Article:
The movie is subtitled in English, Spanish and French. The usual pop-up menu is present, including a complete chapter menu.
IN THE END...
Schindler’s List is one of those movies that must be seen, not only to have a complete appreciation for the work of Steven Spielberg and to understand what movies get the big Academy Awards, but because it really is a strong movie about a difficult subject. This isn’t a movie that calls out for repeat viewing on a regular basis – the material is too upsetting for that. But it is a movie that, for its first three hours at least, aims an unblinking and unflinching eye at genocide and the people who would commit it. The Blu-ray release includes solid high definition picture and sound, and includes a two disc SD DVD that contains extras ported over from the 10th Anniversary edition. This release is Highly Recommended.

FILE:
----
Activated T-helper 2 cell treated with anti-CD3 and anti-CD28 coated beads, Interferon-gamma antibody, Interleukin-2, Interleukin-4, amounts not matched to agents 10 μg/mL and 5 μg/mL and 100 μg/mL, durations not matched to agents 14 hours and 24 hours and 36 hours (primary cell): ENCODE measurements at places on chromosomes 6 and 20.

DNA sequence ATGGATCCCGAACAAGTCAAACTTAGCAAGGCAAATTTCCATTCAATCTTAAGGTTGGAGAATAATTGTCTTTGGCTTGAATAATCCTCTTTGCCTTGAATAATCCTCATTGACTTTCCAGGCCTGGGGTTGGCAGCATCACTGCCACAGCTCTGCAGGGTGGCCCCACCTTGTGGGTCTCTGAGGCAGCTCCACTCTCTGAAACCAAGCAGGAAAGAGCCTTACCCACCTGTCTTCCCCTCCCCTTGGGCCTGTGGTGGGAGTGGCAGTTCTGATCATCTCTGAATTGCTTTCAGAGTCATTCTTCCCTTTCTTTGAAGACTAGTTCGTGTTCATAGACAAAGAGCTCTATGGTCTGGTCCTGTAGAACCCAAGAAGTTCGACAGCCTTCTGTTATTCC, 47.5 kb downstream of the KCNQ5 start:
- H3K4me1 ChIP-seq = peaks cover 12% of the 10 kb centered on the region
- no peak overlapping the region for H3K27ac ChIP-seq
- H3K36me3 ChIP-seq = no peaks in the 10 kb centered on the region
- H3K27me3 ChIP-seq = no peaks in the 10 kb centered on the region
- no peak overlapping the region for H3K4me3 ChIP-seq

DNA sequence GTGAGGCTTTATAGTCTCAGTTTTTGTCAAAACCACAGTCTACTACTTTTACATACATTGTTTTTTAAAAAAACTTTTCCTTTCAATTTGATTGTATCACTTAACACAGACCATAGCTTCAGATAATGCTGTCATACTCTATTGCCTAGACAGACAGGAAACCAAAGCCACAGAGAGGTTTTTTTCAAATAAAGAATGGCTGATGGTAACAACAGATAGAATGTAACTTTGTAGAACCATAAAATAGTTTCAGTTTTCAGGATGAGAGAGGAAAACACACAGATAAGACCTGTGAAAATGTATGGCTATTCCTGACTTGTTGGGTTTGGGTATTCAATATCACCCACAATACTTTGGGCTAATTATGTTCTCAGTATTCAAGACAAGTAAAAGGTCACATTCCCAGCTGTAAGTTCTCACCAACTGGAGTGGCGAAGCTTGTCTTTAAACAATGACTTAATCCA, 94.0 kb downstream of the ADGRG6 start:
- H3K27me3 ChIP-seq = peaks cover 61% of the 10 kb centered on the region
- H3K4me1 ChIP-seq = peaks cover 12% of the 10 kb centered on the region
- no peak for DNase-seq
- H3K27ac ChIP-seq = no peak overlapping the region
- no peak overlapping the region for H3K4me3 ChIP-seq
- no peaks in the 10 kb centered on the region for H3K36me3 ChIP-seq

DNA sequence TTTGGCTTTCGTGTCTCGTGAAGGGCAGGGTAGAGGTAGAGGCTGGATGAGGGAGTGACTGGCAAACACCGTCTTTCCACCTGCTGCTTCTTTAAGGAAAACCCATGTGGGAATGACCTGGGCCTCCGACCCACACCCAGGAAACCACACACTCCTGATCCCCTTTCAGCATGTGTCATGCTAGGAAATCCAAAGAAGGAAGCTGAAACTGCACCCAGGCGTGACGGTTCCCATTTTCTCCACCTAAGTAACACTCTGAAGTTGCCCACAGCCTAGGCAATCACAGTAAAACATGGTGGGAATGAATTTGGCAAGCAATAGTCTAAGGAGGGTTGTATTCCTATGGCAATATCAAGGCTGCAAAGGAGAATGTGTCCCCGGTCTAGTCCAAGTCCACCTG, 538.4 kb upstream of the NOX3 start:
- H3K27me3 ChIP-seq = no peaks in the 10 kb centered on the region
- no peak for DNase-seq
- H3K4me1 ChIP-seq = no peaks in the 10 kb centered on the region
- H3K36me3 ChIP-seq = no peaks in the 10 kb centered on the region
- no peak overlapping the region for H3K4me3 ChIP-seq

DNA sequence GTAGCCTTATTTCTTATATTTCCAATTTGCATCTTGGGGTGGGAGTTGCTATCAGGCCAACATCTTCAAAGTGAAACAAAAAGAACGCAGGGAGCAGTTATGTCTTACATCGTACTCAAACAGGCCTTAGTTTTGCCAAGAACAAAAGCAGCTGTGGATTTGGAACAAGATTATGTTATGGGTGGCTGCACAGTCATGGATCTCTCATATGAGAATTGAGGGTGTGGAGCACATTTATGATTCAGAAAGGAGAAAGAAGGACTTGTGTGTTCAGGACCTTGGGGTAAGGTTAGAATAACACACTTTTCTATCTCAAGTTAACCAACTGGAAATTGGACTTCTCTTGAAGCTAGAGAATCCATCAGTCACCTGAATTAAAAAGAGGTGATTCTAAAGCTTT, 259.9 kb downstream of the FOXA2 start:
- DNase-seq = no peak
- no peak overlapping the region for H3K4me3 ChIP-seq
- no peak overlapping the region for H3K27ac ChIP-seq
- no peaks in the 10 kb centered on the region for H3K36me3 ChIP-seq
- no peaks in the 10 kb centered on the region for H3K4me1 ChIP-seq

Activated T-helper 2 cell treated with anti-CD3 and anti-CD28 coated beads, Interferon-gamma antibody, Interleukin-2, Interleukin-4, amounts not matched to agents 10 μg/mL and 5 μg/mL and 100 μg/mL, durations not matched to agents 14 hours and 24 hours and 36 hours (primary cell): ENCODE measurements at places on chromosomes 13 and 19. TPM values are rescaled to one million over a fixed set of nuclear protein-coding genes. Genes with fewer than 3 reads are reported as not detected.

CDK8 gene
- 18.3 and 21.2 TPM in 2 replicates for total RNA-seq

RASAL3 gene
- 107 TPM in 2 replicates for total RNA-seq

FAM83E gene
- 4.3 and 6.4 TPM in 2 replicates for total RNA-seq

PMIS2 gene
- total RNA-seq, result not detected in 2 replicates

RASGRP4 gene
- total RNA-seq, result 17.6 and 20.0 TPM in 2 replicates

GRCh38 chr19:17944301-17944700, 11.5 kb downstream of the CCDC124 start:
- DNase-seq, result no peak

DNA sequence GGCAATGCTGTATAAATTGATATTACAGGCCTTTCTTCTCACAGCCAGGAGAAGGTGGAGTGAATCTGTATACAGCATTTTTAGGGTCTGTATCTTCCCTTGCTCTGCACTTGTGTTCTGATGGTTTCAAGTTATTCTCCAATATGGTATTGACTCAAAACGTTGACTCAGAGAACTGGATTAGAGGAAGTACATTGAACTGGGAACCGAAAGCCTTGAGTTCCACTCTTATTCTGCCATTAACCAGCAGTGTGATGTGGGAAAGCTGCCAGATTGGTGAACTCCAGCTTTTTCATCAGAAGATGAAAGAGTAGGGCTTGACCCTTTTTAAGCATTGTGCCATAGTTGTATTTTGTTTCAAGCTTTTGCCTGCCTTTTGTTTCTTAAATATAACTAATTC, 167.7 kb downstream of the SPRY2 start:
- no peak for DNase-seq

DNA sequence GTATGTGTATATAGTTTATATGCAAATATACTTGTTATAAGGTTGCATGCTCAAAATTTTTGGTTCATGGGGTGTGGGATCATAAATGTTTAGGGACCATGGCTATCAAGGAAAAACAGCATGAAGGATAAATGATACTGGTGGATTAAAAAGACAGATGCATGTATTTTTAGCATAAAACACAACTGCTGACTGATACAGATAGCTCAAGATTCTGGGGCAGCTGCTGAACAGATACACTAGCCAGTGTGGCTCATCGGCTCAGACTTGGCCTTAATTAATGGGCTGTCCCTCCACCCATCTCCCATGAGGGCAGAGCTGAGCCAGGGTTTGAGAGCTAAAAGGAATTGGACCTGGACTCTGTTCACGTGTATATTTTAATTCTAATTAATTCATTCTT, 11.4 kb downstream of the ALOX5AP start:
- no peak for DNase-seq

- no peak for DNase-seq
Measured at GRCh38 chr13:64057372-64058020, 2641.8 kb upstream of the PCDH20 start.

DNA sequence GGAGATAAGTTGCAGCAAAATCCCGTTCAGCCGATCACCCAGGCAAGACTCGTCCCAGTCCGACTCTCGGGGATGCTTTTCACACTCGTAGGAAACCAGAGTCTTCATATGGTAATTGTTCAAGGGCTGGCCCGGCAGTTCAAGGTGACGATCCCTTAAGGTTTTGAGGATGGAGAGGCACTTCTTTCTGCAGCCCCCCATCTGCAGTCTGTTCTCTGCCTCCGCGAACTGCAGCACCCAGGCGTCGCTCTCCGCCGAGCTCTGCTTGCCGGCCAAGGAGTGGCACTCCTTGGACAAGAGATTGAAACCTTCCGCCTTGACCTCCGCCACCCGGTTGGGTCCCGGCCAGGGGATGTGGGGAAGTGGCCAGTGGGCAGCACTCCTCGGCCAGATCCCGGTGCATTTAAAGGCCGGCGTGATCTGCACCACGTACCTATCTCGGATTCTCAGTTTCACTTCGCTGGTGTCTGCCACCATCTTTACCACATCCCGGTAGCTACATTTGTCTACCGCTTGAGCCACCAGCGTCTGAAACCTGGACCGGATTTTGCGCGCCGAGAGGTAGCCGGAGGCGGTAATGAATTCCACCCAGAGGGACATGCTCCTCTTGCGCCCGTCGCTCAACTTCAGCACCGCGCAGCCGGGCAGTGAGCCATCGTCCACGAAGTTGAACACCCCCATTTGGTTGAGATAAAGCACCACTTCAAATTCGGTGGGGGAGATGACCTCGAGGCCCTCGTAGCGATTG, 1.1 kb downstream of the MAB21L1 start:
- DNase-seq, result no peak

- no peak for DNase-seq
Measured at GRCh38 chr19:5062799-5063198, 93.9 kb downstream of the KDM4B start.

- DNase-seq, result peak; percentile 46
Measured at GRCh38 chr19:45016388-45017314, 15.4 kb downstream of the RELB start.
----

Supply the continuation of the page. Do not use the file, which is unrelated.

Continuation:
March 3, 2013
Equipment now in use in this Home Theater:
Panasonic 65” VT30 Plasma 3D HDTV – set at “ISF-Night” picture mode
HDTV Calibrated in June 2012 by Avical
Denon AVR-3311Cl Receiver
Oppo BDP-93 Blu-ray Player
PS3 Player (used for calculation of bitrates for picture and sound)
5 Mirage Speakers (Front Left/Center/Right, Surround Back Left/Right)
2 Sony Speakers (Surround Left/Right – middle of room)
Martin Logan Dynamo 700 Subwoofer